I once mentioned to him, in passing, that the struts in my VW Rabbit needed new coil springs. Without an ounce of hesitation he said "I can put 'em in for ya," as if I had mentioned that I needed a light bulb changed. I mean, how often does that particular issue come up in somebody's lifetime? How does one learn to do that?—pre-YouTube? I was reluctant to let him attempt the task, but he assured me that it was easy. Before I could say "I don't want to bother you..." the VW was up on blocks with the wheels off, and Johnny had the new coil tightened on a spring compressor ready to install. I had never felt so utterly useless as I did at that moment. This was not a trained auto mechanic performing the task; this was a blasted librarian! He spent his days reading Where The Wild Things Are to school children, and putting books in alphabetical order! He had no business knowing Where The Broken Struts Are, let alone how to change them. I was impressed, and I also realized that I had a lot to learn.

Our friendship solidified, and rather fittingly, it would find its coagulant in a classroom—Johnny enrolled in a photography course I was teaching at North Island College. He was the type of student who embraced learning, internalized the concepts, and expanded the class assignments. It would not take long for him to upgrade his gear to a Canon AE1 single lens reflex camera, and resuscitate a box of unused darkroom equipment he acquired from a colleague. He asked me if I would teach him how to develop film and print photos. He took half of the unusually large bathroom in his tiny house, and turned it into a darkroom. Needless to say, he learned easily. Johnny would quickly become an accomplished photographer.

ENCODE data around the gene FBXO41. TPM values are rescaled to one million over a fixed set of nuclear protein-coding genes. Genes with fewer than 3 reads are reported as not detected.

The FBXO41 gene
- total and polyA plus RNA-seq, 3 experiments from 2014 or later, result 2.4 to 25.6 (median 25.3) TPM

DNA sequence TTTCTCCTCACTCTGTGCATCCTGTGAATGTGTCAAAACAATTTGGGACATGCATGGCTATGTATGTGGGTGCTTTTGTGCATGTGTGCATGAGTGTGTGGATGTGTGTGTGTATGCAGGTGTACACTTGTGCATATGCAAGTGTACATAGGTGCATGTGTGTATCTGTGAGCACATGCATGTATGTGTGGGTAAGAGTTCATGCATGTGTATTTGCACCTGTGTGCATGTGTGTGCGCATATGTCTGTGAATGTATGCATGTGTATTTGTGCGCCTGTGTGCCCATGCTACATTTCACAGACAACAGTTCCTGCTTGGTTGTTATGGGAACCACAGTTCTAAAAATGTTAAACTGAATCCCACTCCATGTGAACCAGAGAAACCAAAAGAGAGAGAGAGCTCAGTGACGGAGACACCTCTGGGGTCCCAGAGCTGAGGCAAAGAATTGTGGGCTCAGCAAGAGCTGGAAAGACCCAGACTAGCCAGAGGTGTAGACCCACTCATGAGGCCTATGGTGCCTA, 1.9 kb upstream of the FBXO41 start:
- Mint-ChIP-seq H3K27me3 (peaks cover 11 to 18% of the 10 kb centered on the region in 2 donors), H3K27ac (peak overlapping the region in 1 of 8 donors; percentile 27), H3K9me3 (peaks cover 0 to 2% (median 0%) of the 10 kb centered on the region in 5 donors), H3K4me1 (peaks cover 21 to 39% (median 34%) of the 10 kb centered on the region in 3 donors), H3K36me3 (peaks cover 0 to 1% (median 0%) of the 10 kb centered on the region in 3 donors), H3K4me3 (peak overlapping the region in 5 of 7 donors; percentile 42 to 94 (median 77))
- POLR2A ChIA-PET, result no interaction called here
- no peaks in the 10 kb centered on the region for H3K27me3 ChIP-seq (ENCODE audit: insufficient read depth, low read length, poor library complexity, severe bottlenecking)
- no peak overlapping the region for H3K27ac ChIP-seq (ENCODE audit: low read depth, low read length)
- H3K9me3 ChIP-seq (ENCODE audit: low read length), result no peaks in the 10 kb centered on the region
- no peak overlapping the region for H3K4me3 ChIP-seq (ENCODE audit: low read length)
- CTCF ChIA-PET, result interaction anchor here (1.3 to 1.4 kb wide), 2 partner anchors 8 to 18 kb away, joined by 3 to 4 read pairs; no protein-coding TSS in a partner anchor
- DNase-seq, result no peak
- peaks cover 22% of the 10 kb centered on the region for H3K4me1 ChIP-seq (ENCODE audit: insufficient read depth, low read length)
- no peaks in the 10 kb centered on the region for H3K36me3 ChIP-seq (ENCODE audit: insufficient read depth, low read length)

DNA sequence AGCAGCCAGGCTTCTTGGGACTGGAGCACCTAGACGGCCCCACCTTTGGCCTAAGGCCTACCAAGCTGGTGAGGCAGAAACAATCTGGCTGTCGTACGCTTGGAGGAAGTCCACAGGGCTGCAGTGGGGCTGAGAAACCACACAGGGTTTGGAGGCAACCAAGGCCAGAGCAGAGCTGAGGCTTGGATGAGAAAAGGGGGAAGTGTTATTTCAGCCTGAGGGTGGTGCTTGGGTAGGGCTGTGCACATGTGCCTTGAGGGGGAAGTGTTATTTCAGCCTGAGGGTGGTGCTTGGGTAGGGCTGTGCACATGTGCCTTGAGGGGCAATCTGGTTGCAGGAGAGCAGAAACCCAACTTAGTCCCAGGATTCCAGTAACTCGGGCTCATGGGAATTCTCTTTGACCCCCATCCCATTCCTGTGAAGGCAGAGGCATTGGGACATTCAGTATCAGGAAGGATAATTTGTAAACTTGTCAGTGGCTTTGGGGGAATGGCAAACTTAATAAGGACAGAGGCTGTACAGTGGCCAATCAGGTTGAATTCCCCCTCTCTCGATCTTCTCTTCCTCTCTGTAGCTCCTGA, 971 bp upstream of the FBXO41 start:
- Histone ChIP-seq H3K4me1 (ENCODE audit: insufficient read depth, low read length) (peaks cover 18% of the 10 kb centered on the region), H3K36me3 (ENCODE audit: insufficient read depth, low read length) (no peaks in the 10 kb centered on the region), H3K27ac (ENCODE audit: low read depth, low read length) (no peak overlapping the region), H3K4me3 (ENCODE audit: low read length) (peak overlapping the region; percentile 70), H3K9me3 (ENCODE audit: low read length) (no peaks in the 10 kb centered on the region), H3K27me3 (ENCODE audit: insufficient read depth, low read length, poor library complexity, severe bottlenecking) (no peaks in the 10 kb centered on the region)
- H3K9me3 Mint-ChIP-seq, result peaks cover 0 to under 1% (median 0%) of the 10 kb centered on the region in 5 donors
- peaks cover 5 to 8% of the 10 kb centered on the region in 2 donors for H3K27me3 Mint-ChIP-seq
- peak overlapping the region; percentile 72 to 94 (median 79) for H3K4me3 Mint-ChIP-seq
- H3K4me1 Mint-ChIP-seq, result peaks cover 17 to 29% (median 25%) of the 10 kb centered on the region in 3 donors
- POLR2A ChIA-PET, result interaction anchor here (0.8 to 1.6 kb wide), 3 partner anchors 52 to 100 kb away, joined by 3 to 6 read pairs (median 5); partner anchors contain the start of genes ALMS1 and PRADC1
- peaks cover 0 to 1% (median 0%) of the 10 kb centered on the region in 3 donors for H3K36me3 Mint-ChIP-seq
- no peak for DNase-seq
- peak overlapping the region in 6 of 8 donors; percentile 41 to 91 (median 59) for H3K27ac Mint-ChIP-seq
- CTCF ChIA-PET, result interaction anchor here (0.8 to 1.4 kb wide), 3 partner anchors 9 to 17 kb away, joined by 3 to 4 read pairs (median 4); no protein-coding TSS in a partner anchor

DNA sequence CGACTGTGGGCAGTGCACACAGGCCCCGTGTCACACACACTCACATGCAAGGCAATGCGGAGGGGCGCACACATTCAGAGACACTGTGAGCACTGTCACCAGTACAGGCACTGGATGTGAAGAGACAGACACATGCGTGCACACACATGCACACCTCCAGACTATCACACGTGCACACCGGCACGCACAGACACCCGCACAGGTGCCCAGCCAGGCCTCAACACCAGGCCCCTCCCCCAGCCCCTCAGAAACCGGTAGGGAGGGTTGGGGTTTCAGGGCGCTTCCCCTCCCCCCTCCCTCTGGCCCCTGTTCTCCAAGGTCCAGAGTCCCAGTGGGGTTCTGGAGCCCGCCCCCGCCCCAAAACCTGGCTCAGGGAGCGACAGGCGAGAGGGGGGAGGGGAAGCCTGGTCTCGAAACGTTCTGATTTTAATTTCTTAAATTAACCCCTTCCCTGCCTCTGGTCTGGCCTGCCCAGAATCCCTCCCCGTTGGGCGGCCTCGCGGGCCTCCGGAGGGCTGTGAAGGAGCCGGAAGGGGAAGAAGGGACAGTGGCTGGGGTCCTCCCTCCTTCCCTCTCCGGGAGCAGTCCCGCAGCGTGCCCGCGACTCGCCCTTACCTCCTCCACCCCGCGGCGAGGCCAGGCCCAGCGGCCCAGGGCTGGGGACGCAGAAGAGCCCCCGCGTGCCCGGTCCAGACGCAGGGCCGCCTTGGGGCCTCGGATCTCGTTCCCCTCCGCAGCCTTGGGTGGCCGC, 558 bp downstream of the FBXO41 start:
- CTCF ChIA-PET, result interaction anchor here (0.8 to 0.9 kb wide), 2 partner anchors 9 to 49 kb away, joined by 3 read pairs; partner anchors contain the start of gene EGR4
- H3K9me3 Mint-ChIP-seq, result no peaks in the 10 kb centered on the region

This is the part of the story where I could tell you that Johnny and I collectively displayed our photography at an exhibit titled "Free Artmission" at the Cape Scott Gallery, or that together with our dear friend Michael—another talented photographer—we hosted "Out of the Dark," a multimedia photography event at the local theatre, but I won't. I will tell you, however, that the year that the provincial government hosted its inaugural BC Festival of the Arts—Johnny and I decided to participate.
The event was a curated art exhibition to be held in the interior city of Kamloops. The province had been divided into multiple regions. Vancouver Island North was considered a region. Each artist was allowed to submit a single piece of work for consideration. An art curator was sent to the north island to select just two works of art to represent our region in the festival. The submissions—which included works in a variety of media—had been placed on display at the local museum. The curator arrived, spent a few hours examining the artwork, and then at an evening reception he announced his selection. The two pieces chosen were the ones created by Johnny and me. That decision validated the vision and talent that Johnny displayed as an emerging photographer. I had little doubt that his photograph was the most creative, and best executed piece in the exhibit, so I was thrilled to learn that my crystal ball had once again been on point.

Our shared experience as photographers would become central to our friendship. Going out on a shoot—with tripods in tow—would become a frequent occurrence; one that continues, whenever possible, to this very day. The emphasis has always been on inspiration, learning, and encouragement. On the other hand—when the work is sub-par—we can be brutally honest with one another without fear of bruising egos. That type of feedback is rare, and in my estimation—the most valuable.